Wednesday

6th Jul 2022

Report: EU asylum plan likely delayed

  • Member states are unlikely to confirm plans to distribute asylum seekers until September (Photo: iom.int)

Emergency plans for national governments to distribute arriving Eritrean and Syrian asylum seekers will be likely delayed for months.

A European Commission spokesperson on Monday (8 June) said plans to disperse some 40,000 asylum seekers landing in Greece and Italy to other member states over a two-year period will still be discussed next week at a home affairs ministerial and at a summit at the end of the month.

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But no decision is expected before September, according to the Wall Street Journal.

The paper quoted Janis Berzins, spokesman of the Latvian EU presidency, as saying ministers are unlikely to rubber-stamp the proposal anytime soon.

“At next week’s justice and home affairs council, ministers will discuss the European Agenda on Migration. We don’t expect a decision,” he said.

If confirmed, the delay represents a blow to the commission’s idea on fast tracking the distribution by triggering a never-before used article in the Treaty.

The Treaty article allows the commission to bypass the European Parliament and go straight to national governments in cases where a member state is “confronted with an emergency situation, characterised by a sudden inflow of third country nationals”.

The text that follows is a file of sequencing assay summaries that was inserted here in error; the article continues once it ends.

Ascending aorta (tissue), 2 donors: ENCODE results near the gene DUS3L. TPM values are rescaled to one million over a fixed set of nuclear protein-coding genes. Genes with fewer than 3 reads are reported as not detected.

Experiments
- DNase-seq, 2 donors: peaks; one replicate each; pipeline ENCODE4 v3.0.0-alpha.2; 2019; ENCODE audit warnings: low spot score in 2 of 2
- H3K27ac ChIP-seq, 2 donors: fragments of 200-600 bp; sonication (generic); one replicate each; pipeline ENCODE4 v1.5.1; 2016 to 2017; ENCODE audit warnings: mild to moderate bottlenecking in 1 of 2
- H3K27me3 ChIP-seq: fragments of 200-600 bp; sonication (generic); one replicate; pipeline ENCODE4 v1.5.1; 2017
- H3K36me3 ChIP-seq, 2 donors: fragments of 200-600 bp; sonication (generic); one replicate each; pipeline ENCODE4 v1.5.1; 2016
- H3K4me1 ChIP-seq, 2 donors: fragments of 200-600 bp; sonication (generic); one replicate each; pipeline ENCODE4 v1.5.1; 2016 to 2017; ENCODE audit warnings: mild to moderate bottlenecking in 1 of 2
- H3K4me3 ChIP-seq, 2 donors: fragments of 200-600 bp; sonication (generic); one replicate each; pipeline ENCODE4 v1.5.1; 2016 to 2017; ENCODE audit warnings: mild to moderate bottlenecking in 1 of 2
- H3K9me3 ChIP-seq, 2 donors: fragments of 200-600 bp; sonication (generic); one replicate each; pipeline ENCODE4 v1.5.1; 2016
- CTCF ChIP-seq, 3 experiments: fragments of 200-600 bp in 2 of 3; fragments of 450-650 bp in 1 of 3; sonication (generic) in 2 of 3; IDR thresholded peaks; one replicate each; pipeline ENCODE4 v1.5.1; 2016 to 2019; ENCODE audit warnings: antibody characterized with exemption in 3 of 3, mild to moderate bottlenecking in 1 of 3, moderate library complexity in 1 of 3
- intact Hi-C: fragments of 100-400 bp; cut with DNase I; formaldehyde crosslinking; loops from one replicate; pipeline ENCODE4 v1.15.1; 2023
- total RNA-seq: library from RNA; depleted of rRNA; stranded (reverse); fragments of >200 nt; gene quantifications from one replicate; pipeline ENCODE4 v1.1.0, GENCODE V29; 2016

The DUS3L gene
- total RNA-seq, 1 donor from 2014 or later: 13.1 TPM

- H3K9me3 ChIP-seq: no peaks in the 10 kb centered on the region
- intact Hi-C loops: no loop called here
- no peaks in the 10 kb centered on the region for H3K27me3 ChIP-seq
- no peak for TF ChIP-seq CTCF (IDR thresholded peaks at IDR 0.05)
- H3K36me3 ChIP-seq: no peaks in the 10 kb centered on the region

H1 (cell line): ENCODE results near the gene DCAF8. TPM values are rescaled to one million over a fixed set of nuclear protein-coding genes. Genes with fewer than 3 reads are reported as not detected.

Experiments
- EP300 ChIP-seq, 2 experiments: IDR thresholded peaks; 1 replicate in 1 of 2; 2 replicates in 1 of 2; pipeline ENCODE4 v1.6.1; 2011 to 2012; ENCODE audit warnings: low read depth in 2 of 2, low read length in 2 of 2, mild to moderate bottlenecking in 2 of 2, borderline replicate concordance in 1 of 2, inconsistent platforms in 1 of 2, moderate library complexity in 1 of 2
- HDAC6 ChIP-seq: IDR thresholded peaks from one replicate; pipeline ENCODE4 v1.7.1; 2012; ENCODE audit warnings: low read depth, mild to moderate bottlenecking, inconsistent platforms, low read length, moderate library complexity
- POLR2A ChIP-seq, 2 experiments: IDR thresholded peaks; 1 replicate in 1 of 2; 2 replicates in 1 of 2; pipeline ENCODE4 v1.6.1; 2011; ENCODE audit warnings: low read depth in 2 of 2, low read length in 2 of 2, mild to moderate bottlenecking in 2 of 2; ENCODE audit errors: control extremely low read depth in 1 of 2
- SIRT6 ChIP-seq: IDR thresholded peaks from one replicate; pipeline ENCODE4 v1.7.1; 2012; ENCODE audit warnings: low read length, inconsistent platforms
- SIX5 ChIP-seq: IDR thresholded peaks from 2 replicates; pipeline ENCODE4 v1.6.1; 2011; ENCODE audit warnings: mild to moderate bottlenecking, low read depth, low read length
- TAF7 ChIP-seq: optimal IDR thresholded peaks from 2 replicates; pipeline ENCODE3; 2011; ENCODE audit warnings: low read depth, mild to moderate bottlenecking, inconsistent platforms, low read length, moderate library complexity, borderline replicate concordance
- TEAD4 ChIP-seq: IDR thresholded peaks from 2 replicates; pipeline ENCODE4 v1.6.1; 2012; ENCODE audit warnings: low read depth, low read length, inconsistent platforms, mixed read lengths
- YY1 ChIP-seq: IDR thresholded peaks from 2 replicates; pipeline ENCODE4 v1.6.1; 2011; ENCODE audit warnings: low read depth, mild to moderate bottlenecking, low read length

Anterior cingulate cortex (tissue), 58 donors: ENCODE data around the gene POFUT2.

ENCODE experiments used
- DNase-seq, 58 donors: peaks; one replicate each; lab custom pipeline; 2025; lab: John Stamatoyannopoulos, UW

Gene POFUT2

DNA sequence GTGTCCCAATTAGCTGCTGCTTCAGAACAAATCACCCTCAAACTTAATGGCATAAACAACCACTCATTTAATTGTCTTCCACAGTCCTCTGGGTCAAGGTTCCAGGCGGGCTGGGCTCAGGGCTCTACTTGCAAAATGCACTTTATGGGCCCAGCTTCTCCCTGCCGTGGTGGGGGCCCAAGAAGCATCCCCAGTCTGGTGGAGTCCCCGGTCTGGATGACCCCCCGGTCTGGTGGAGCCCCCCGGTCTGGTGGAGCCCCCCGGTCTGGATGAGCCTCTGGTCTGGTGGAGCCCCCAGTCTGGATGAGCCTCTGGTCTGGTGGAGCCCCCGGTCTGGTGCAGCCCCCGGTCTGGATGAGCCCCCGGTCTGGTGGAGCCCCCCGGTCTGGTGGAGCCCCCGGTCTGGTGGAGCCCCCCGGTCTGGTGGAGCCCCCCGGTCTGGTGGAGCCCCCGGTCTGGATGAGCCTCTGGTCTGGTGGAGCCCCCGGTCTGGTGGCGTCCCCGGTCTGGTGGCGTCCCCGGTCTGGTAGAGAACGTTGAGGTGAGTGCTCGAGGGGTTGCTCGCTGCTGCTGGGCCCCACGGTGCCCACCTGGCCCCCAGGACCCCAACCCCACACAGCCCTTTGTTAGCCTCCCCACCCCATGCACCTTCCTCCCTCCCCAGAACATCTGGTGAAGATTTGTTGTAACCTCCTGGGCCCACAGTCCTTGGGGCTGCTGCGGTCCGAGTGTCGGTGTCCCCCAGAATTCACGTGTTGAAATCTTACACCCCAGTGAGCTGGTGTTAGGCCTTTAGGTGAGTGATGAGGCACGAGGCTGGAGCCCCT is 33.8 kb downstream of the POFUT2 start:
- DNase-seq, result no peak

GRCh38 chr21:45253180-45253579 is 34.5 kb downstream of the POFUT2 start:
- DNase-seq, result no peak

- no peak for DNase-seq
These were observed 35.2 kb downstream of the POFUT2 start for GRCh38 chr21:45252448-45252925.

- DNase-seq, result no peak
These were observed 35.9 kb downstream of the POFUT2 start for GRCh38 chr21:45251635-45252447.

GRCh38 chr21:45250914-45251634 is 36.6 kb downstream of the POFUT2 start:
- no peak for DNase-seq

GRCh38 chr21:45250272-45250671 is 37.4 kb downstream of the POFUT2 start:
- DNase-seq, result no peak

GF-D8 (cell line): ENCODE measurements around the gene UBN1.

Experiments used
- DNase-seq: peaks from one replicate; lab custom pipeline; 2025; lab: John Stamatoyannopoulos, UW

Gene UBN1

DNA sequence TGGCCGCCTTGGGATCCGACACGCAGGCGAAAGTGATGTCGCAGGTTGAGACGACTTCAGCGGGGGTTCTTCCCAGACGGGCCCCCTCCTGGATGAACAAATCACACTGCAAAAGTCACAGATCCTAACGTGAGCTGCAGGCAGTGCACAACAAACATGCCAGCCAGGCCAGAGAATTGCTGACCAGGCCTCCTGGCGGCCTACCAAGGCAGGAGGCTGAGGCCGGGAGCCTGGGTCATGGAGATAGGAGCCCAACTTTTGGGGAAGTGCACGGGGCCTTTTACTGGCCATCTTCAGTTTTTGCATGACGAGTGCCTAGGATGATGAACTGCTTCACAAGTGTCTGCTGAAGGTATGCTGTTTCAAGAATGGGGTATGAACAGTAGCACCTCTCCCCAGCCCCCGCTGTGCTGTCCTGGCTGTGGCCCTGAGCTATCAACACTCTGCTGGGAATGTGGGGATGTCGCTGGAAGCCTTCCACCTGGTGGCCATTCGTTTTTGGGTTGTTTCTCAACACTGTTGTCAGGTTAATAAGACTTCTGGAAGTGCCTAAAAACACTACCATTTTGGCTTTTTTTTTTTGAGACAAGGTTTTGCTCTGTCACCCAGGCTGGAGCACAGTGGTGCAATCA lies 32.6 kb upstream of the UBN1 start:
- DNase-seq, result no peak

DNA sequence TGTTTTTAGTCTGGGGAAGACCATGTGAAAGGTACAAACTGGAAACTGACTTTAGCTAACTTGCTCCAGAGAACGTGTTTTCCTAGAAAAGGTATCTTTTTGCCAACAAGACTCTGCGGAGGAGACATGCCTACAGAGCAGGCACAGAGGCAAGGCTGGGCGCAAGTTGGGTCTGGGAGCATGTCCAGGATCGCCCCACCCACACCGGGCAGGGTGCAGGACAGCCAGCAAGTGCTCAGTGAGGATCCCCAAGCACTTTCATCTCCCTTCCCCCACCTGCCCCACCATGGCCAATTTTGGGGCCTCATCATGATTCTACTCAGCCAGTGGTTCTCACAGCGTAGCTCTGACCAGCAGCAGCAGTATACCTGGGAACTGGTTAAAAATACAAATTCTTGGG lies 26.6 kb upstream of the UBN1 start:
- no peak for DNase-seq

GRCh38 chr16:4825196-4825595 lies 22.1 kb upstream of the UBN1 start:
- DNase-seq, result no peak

It then needs a qualified majority vote in the EU Council, representing member states, to become a reality.

The commission was hoping such a vote would take place at next week’s home affairs council in order to ease pressure on Greece and Italy.

Both countries have seen surges in asylum seeker arrivals.

For Greece, the number at 40,297 intercepted in the Aegean represents a six-fold increase compared to the same time last year, reports Kathimerini. A government official told the paper that around 80 percent are Syrian nationals.

In Italy, the numbers are above 50,000 for this year, sparking protests from some regional leaders who are now refusing to house new arrivals amid corruption scandals at state-run migrant reception centres.

Last weekend, some 5,700 migrants were plucked from the Mediterranean by the EU’s multinational flotilla and brought to Italy.

“So we see the issue needs to be addressed now and we are working very closely with the Council to prepare the home affairs council on the 16th of June. I have no further comment to offer beyond that,” EU commission spokesperson Natasha Bertaud told reporters in Brussels.

A commission distribution key would determine how many each member state takes in based primarily on population size and GDP.

But the proposal has suffered a backlash from large member states, including France and Spain, who oppose binding quotas.

The commission’s emergency proposal, presented as part of a broader package on migration last month, was seen as stopgap solution until more complete legislation on relocation is proposed sometime near the end of the year.

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